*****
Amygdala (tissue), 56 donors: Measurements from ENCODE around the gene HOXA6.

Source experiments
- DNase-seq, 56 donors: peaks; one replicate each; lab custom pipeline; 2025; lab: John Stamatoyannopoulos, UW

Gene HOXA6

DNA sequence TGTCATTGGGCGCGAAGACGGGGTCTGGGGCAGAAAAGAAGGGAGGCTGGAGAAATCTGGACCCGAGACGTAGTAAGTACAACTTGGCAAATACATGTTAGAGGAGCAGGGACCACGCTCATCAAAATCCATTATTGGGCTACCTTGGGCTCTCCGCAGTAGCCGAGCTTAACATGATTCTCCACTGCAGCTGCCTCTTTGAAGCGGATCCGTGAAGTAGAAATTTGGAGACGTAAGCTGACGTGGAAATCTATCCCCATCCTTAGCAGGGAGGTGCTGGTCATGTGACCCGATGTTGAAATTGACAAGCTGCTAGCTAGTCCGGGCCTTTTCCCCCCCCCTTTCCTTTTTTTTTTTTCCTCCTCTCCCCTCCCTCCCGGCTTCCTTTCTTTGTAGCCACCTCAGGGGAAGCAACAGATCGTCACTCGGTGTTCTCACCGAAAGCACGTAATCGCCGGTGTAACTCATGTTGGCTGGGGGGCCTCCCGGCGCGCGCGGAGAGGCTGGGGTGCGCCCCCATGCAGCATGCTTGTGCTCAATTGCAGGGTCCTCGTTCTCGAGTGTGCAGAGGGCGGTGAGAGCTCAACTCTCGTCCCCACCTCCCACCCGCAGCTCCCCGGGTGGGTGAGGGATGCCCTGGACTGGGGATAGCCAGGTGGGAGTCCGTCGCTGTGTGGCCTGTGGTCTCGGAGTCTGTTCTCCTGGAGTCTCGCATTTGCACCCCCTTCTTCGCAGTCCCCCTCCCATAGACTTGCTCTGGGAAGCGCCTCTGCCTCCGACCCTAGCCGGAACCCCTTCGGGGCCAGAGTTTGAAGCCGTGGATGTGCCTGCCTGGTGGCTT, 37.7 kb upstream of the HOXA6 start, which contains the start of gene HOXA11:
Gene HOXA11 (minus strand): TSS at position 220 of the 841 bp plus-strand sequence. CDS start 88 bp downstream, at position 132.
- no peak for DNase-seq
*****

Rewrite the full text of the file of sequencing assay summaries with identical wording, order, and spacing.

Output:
Amygdala (tissue), 56 donors: Measurements from ENCODE around the gene HOXA6.

Source experiments
- DNase-seq, 56 donors: peaks; one replicate each; lab custom pipeline; 2025; lab: John Stamatoyannopoulos, UW

Gene HOXA6

DNA sequence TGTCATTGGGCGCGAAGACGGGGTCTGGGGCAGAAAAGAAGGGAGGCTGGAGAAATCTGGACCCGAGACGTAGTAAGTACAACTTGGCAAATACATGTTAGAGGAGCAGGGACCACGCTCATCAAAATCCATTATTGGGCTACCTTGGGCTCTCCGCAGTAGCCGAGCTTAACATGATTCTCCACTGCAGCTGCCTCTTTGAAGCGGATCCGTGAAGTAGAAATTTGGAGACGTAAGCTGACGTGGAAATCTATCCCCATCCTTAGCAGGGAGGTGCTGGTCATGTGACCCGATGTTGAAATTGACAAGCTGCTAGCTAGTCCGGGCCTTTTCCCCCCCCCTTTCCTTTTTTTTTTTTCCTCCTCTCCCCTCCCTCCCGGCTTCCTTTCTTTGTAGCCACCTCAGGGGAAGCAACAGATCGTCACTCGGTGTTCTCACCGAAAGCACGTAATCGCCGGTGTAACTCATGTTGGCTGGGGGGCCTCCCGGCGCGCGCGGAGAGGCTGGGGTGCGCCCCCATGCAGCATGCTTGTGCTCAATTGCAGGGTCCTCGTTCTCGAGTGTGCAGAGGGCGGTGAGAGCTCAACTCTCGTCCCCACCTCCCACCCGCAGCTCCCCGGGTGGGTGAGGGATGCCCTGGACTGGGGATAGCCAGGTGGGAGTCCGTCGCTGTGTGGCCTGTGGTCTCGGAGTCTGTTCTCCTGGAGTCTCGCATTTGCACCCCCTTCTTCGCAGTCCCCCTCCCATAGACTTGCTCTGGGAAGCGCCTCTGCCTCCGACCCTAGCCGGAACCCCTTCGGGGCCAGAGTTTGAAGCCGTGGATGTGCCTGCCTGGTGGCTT, 37.7 kb upstream of the HOXA6 start, which contains the start of gene HOXA11:
Gene HOXA11 (minus strand): TSS at position 220 of the 841 bp plus-strand sequence. CDS start 88 bp downstream, at position 132.
- no peak for DNase-seq